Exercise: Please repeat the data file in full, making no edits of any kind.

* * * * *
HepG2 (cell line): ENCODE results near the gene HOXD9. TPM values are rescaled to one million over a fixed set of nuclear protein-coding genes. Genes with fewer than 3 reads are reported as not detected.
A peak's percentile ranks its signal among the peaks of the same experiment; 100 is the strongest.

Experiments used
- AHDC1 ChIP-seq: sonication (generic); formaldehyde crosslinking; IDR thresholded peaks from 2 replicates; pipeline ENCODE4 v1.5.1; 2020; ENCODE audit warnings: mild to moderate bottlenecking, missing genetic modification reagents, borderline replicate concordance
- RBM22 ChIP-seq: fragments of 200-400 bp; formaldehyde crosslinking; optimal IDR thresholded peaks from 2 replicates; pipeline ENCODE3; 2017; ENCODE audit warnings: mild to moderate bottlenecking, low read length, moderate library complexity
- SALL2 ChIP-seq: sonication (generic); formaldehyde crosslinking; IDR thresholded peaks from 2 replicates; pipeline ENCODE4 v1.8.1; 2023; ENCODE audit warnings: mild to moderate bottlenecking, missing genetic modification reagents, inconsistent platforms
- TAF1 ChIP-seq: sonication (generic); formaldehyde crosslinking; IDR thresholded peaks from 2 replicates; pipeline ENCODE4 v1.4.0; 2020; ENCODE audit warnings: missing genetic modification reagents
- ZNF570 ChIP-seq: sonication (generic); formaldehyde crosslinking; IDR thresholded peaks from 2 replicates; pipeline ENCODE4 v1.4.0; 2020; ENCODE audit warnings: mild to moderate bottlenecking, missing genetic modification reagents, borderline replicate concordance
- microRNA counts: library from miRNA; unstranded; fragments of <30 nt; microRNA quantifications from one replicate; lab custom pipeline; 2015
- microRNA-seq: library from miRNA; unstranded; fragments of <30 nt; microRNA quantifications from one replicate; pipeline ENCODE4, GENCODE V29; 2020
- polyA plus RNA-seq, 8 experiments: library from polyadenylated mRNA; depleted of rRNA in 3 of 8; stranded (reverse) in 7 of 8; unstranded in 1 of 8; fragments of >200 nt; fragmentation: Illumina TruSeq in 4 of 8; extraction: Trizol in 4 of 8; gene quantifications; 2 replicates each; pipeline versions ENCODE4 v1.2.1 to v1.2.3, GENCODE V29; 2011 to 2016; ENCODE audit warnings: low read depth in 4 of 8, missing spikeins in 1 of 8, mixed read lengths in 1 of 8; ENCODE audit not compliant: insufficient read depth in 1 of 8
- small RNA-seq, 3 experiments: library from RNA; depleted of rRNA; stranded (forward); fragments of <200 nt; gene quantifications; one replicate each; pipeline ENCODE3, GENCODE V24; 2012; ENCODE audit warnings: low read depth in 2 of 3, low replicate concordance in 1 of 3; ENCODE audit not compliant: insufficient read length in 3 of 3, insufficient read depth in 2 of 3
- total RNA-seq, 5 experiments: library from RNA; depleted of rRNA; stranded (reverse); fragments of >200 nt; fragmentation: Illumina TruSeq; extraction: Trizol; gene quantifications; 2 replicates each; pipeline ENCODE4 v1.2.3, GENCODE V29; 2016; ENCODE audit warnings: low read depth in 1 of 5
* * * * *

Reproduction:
HepG2 (cell line): ENCODE results near the gene HOXD9. TPM values are rescaled to one million over a fixed set of nuclear protein-coding genes. Genes with fewer than 3 reads are reported as not detected.
A peak's percentile ranks its signal among the peaks of the same experiment; 100 is the strongest.

Experiments used
- AHDC1 ChIP-seq: sonication (generic); formaldehyde crosslinking; IDR thresholded peaks from 2 replicates; pipeline ENCODE4 v1.5.1; 2020; ENCODE audit warnings: mild to moderate bottlenecking, missing genetic modification reagents, borderline replicate concordance
- RBM22 ChIP-seq: fragments of 200-400 bp; formaldehyde crosslinking; optimal IDR thresholded peaks from 2 replicates; pipeline ENCODE3; 2017; ENCODE audit warnings: mild to moderate bottlenecking, low read length, moderate library complexity
- SALL2 ChIP-seq: sonication (generic); formaldehyde crosslinking; IDR thresholded peaks from 2 replicates; pipeline ENCODE4 v1.8.1; 2023; ENCODE audit warnings: mild to moderate bottlenecking, missing genetic modification reagents, inconsistent platforms
- TAF1 ChIP-seq: sonication (generic); formaldehyde crosslinking; IDR thresholded peaks from 2 replicates; pipeline ENCODE4 v1.4.0; 2020; ENCODE audit warnings: missing genetic modification reagents
- ZNF570 ChIP-seq: sonication (generic); formaldehyde crosslinking; IDR thresholded peaks from 2 replicates; pipeline ENCODE4 v1.4.0; 2020; ENCODE audit warnings: mild to moderate bottlenecking, missing genetic modification reagents, borderline replicate concordance
- microRNA counts: library from miRNA; unstranded; fragments of <30 nt; microRNA quantifications from one replicate; lab custom pipeline; 2015
- microRNA-seq: library from miRNA; unstranded; fragments of <30 nt; microRNA quantifications from one replicate; pipeline ENCODE4, GENCODE V29; 2020
- polyA plus RNA-seq, 8 experiments: library from polyadenylated mRNA; depleted of rRNA in 3 of 8; stranded (reverse) in 7 of 8; unstranded in 1 of 8; fragments of >200 nt; fragmentation: Illumina TruSeq in 4 of 8; extraction: Trizol in 4 of 8; gene quantifications; 2 replicates each; pipeline versions ENCODE4 v1.2.1 to v1.2.3, GENCODE V29; 2011 to 2016; ENCODE audit warnings: low read depth in 4 of 8, missing spikeins in 1 of 8, mixed read lengths in 1 of 8; ENCODE audit not compliant: insufficient read depth in 1 of 8
- small RNA-seq, 3 experiments: library from RNA; depleted of rRNA; stranded (forward); fragments of <200 nt; gene quantifications; one replicate each; pipeline ENCODE3, GENCODE V24; 2012; ENCODE audit warnings: low read depth in 2 of 3, low replicate concordance in 1 of 3; ENCODE audit not compliant: insufficient read length in 3 of 3, insufficient read depth in 2 of 3
- total RNA-seq, 5 experiments: library from RNA; depleted of rRNA; stranded (reverse); fragments of >200 nt; fragmentation: Illumina TruSeq; extraction: Trizol; gene quantifications; 2 replicates each; pipeline ENCODE4 v1.2.3, GENCODE V29; 2016; ENCODE audit warnings: low read depth in 1 of 5